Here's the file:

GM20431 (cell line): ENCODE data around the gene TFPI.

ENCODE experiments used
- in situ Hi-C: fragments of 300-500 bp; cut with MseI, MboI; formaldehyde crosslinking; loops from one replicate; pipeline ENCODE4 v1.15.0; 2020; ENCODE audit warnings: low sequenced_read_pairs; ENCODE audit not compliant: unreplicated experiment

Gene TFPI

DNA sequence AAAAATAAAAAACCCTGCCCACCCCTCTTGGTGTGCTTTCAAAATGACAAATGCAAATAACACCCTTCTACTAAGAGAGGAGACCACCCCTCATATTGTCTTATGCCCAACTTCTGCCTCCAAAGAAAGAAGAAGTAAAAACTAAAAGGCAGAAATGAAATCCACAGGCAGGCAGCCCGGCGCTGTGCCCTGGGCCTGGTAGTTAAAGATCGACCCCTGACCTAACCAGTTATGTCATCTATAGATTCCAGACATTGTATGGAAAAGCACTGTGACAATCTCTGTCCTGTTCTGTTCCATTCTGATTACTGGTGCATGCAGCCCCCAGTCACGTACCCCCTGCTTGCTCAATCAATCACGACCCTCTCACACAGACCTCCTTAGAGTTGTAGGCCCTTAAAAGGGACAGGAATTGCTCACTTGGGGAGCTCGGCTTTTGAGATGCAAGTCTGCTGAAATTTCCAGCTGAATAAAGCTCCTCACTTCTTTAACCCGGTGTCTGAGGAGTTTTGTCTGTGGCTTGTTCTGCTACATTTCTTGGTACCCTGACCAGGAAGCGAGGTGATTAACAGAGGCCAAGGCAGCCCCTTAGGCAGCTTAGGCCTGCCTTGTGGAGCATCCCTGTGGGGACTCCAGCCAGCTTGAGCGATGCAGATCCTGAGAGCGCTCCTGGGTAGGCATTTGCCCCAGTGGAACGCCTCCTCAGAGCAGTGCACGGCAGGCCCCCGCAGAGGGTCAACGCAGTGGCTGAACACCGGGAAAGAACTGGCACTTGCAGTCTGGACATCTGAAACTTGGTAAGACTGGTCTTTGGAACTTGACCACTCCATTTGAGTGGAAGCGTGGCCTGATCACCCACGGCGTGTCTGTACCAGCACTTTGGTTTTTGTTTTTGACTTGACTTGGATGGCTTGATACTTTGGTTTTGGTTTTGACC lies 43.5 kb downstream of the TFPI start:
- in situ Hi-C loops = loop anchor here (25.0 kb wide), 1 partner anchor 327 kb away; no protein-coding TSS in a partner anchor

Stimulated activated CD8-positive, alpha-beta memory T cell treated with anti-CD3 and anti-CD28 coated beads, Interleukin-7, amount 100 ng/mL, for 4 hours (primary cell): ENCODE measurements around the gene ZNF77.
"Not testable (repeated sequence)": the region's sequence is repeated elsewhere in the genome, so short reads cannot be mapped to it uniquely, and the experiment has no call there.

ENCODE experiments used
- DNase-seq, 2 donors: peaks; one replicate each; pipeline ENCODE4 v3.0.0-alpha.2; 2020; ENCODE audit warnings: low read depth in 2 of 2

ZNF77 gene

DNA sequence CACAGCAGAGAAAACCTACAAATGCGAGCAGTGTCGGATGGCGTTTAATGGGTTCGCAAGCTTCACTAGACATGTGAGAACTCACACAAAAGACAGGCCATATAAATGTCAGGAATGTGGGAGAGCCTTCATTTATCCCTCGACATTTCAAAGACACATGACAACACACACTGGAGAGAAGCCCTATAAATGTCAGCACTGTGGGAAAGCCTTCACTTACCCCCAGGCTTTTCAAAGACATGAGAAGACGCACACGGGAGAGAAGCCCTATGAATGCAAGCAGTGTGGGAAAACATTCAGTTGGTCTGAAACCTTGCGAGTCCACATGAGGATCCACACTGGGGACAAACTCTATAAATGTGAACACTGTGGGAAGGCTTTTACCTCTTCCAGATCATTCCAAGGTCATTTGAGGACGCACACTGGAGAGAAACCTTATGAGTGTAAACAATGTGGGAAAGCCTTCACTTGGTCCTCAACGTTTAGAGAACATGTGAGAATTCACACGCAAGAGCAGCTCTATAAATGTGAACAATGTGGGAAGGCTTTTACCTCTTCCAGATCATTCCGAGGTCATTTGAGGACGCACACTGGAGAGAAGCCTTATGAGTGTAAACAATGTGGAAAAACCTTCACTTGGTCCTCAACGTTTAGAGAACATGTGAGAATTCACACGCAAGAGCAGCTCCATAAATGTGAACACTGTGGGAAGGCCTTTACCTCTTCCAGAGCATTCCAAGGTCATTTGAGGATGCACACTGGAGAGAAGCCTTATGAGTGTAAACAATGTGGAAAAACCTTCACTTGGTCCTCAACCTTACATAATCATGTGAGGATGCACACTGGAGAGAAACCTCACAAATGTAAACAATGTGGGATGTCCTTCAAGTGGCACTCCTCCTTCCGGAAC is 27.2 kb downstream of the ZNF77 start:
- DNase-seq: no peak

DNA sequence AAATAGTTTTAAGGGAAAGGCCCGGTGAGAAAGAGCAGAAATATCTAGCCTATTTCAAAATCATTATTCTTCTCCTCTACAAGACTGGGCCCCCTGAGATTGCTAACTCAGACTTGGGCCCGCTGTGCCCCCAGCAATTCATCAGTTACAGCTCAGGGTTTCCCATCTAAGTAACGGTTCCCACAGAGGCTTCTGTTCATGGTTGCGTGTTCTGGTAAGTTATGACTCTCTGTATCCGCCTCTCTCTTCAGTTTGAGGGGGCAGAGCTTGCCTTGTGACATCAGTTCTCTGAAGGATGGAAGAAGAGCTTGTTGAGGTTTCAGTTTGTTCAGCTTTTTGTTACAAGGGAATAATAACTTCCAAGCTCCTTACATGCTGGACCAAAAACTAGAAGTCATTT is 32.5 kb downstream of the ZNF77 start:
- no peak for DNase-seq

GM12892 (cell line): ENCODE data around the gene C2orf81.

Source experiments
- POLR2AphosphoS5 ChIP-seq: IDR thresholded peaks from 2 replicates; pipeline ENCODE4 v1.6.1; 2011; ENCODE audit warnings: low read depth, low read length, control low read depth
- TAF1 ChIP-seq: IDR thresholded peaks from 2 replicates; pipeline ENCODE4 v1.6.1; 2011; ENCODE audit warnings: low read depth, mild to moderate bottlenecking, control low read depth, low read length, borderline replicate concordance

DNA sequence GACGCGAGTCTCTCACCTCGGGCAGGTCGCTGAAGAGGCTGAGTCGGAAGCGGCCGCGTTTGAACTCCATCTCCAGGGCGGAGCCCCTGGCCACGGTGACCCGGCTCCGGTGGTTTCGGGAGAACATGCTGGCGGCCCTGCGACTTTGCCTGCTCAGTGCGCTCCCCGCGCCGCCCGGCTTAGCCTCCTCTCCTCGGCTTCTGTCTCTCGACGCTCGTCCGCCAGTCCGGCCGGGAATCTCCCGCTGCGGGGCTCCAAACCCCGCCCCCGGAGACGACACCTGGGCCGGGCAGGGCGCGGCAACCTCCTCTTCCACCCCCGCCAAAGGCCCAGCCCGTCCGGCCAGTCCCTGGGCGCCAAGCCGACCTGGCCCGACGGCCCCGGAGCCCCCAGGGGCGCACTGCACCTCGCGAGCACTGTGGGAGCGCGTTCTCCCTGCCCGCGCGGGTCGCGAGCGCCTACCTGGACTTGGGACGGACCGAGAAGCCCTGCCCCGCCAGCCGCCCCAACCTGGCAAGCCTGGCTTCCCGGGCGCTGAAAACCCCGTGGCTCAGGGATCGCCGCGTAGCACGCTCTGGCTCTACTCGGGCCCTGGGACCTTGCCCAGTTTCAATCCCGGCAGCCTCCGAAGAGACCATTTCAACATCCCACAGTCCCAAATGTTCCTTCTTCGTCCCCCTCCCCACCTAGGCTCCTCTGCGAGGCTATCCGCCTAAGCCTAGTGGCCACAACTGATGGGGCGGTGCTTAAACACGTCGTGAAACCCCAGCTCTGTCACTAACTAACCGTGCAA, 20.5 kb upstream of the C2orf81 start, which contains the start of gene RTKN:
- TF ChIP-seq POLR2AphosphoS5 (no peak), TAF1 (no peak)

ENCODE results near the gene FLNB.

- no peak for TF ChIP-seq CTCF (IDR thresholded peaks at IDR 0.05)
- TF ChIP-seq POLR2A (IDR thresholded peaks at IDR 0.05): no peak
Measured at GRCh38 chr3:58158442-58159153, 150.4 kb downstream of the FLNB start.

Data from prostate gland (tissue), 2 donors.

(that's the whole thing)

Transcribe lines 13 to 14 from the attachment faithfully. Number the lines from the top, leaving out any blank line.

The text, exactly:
- DNase-seq: no peak

DNA sequence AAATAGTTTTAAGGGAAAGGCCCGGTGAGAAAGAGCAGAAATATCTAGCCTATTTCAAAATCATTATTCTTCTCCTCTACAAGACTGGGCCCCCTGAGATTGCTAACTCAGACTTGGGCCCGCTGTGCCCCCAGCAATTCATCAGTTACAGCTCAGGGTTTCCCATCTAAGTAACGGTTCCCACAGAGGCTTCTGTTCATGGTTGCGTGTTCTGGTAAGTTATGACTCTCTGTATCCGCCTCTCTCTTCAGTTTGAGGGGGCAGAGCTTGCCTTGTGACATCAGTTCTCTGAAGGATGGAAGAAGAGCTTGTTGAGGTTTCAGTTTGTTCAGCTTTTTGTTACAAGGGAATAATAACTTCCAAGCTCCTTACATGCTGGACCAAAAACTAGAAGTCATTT is 32.5 kb downstream of the ZNF77 start: